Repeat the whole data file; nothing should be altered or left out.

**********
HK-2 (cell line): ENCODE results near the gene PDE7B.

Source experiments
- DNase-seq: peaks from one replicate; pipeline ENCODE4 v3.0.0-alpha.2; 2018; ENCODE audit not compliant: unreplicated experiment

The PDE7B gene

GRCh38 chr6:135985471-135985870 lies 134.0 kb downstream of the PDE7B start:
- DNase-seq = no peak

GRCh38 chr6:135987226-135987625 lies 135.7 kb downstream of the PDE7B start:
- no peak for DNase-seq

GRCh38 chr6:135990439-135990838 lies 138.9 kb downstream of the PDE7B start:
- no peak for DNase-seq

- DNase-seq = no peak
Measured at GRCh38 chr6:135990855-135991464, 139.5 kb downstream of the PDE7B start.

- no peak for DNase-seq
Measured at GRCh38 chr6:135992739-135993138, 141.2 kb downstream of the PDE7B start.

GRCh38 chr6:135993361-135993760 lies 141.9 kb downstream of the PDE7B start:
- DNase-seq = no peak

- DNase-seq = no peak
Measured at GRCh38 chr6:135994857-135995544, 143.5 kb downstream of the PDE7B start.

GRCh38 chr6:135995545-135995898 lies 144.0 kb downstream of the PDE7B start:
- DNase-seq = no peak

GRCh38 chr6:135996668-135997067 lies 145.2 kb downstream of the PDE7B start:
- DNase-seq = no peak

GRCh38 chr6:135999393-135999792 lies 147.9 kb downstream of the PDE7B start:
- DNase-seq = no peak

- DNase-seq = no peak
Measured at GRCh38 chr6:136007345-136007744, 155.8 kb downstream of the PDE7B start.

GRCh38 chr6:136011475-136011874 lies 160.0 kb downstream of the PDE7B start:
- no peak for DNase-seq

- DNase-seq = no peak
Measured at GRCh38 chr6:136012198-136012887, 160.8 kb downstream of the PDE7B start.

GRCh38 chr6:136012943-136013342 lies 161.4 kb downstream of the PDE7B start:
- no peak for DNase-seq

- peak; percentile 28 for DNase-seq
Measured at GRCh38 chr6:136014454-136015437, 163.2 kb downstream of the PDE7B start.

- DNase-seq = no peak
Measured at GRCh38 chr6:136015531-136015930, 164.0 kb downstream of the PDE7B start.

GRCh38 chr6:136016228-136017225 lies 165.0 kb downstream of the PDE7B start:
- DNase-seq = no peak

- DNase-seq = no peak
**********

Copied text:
HK-2 (cell line): ENCODE results near the gene PDE7B.

Source experiments
- DNase-seq: peaks from one replicate; pipeline ENCODE4 v3.0.0-alpha.2; 2018; ENCODE audit not compliant: unreplicated experiment

The PDE7B gene

GRCh38 chr6:135985471-135985870 lies 134.0 kb downstream of the PDE7B start:
- DNase-seq = no peak

GRCh38 chr6:135987226-135987625 lies 135.7 kb downstream of the PDE7B start:
- no peak for DNase-seq

GRCh38 chr6:135990439-135990838 lies 138.9 kb downstream of the PDE7B start:
- no peak for DNase-seq

- DNase-seq = no peak
Measured at GRCh38 chr6:135990855-135991464, 139.5 kb downstream of the PDE7B start.

- no peak for DNase-seq
Measured at GRCh38 chr6:135992739-135993138, 141.2 kb downstream of the PDE7B start.

GRCh38 chr6:135993361-135993760 lies 141.9 kb downstream of the PDE7B start:
- DNase-seq = no peak

- DNase-seq = no peak
Measured at GRCh38 chr6:135994857-135995544, 143.5 kb downstream of the PDE7B start.

GRCh38 chr6:135995545-135995898 lies 144.0 kb downstream of the PDE7B start:
- DNase-seq = no peak

GRCh38 chr6:135996668-135997067 lies 145.2 kb downstream of the PDE7B start:
- DNase-seq = no peak

GRCh38 chr6:135999393-135999792 lies 147.9 kb downstream of the PDE7B start:
- DNase-seq = no peak

- DNase-seq = no peak
Measured at GRCh38 chr6:136007345-136007744, 155.8 kb downstream of the PDE7B start.

GRCh38 chr6:136011475-136011874 lies 160.0 kb downstream of the PDE7B start:
- no peak for DNase-seq

- DNase-seq = no peak
Measured at GRCh38 chr6:136012198-136012887, 160.8 kb downstream of the PDE7B start.

GRCh38 chr6:136012943-136013342 lies 161.4 kb downstream of the PDE7B start:
- no peak for DNase-seq

- peak; percentile 28 for DNase-seq
Measured at GRCh38 chr6:136014454-136015437, 163.2 kb downstream of the PDE7B start.

- DNase-seq = no peak
Measured at GRCh38 chr6:136015531-136015930, 164.0 kb downstream of the PDE7B start.

GRCh38 chr6:136016228-136017225 lies 165.0 kb downstream of the PDE7B start:
- DNase-seq = no peak

- DNase-seq = no peak